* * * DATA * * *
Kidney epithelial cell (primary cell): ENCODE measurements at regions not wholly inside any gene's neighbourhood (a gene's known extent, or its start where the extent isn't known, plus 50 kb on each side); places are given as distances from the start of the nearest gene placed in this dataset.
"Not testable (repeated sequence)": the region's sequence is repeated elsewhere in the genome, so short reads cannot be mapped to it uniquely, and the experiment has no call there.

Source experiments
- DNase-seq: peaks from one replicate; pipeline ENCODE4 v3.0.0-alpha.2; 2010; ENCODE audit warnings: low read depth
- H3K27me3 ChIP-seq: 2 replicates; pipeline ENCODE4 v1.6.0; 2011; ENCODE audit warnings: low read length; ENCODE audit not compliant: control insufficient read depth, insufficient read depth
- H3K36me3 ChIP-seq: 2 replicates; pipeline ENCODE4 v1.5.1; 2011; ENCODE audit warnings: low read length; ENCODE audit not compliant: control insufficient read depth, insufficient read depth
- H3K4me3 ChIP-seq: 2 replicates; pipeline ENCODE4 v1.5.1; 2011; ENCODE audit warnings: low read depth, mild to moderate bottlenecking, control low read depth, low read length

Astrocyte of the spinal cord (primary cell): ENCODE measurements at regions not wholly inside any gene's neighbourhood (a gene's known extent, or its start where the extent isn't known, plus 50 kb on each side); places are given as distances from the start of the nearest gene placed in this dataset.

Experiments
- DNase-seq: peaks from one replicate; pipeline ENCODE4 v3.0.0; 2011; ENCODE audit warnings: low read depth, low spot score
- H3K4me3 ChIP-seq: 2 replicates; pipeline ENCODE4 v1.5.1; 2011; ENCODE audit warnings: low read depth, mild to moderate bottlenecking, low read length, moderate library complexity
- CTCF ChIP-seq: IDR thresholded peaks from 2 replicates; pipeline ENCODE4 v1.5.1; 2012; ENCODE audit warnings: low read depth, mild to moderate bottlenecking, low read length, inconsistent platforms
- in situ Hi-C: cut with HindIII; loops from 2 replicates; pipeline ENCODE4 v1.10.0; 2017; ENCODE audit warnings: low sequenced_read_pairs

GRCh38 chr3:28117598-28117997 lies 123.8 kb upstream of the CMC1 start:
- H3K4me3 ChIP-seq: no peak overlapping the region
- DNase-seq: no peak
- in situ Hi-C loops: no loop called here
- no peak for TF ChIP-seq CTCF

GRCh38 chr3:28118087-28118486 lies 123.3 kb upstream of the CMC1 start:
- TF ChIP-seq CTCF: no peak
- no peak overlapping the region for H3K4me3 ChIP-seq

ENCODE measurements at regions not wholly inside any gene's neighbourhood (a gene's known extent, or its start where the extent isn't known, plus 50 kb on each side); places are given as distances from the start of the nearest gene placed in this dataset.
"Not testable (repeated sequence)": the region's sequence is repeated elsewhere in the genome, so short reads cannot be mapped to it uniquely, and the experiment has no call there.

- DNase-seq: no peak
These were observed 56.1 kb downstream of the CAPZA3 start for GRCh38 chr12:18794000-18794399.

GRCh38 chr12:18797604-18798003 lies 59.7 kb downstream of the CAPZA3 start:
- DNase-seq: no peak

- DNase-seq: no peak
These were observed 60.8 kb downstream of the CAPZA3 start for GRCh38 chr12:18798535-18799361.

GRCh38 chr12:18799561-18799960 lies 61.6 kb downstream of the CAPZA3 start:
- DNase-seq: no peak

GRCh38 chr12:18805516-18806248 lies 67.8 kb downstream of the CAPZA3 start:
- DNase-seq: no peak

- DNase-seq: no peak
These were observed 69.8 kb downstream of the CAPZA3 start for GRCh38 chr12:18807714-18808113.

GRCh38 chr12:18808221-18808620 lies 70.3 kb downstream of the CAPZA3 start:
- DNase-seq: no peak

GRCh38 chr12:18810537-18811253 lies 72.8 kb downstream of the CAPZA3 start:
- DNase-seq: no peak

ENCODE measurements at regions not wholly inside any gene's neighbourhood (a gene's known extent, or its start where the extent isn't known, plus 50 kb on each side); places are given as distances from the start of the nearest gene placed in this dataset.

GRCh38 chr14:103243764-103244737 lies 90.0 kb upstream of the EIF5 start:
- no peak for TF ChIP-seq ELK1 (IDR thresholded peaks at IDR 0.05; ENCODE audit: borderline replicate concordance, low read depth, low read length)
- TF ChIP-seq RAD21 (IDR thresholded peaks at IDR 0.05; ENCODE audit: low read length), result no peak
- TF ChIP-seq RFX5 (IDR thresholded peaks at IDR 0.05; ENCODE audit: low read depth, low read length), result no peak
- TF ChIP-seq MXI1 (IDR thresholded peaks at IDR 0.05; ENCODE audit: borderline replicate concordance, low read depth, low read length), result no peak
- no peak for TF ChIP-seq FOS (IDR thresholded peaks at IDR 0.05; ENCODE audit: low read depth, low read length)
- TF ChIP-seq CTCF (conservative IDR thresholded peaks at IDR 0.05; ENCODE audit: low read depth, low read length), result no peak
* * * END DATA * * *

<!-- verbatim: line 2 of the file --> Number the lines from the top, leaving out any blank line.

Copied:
"Not testable (repeated sequence)": the region's sequence is repeated elsewhere in the genome, so short reads cannot be mapped to it uniquely, and the experiment has no call there.